Critics Say Kentucky Voucher Plan Would Siphon Funds from Public Schools

The funding gap between students in wealthy and poor districts in the Commonwealth is now almost $3,000 per student.

Some 70% of Kentucky children would be eligible for a proposed private-school tax credit program recently introduced by state legislators. - Photo: AdobeStock
Photo: AdobeStock
Some 70% of Kentucky children would be eligible for a proposed private-school tax credit program recently introduced by state legislators.

Some Kentucky lawmakers are proposing a statewide voucher program based on tax credits, so families can send their kids to private schools.

House Bill 149 would give donors like major corporations a special-interest tax break for giving money to privately controlled organizations that use the funds to pay kids' private-school tuition.

Critics argue it would drain $25 million from the state budget in its first year alone.

Jeni Bolander, a teacher at Fayette County Public Schools, said she understands why some families chose private schools but thinks public tax money shouldn't be used to pay for them.

"You know, outside of schools, we need roads and hospitals," Bolander acknowledged. "And yet, inside of schools, we're seeing that we've had textbooks cut for the past two years, we've had no professional development funds, I think Title I got reduced. It's just a lot."

The funding gap between students in wealthy and poor districts in the Commonwealth is now almost $3,000 per student, largely driven by shrinking state investments in education along with an increasing reliance on local tax dollars.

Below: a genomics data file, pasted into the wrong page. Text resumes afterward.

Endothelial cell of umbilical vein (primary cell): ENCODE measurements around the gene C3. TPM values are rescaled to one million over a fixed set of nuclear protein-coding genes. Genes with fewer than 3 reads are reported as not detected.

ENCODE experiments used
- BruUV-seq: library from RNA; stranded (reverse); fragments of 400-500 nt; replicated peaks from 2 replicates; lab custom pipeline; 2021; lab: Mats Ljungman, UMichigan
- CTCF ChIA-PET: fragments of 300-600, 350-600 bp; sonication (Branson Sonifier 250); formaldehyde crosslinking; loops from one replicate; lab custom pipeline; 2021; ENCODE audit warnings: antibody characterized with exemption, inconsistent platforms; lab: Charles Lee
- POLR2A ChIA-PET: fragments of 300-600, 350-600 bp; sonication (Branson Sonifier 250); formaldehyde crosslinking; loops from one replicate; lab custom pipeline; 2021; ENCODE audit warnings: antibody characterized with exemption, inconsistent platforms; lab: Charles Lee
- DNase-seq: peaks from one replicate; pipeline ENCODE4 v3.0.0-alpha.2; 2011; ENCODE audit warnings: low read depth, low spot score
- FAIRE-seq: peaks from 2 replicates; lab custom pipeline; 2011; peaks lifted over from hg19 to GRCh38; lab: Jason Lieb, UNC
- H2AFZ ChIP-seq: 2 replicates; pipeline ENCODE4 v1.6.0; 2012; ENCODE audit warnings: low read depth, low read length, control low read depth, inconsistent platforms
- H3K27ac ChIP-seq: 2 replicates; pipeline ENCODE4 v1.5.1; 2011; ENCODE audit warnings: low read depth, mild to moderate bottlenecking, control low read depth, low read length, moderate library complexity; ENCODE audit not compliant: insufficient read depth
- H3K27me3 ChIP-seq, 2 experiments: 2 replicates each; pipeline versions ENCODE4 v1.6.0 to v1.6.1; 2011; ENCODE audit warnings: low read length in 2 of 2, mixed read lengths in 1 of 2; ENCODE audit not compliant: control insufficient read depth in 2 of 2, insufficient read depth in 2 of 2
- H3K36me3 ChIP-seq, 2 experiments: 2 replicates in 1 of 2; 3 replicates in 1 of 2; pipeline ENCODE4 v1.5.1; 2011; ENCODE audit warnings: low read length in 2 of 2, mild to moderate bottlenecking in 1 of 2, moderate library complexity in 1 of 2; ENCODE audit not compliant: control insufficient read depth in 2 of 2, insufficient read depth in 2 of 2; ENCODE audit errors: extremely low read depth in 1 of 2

Anna Baumann, deputy director of the Kentucky Center for Economic Policy, explained the bill includes a provision that would allow the size of the tax credit to grow by 25%, each year that 90% of the money is used.

"When you do the math on that and kind of look out a few years, we can see that, for instance, in just three years, we'll be spending more on the program than the state budgeted for education technology across the Commonwealth this year," Baumann observed.

Baumann pointed out within 10 years, the program could divert $1 billion from the state budget into private schools.

States like Florida have passed similar laws.

Baumann noted last year, private-school tax credits cost Floridians nearly $900 million. Meanwhile, districts are struggling to meet basic needs, and maintain after-school services and staffing levels.

"And so, when we're taking that kind of money out of the General Fund, and therefore out of the ability of legislators to invest in our K-through-12 schools, we're leaving those schools with less and less resources," Baumann contended.

She added the tax break donors would receive is 19 times greater than the state's charitable-deduction rules for giving to nonprofits. At 95 cents for every dollar donated up to $1 million, Baumann stated it would be the most generous tax credit offered in Kentucky.

Disclosure: Kentucky Center for Economic Policy contributes to our fund for reporting on Budget Policy and Priorities, Criminal Justice, Education, and Social Justice. If you would like to help support news in the public interest, click here.

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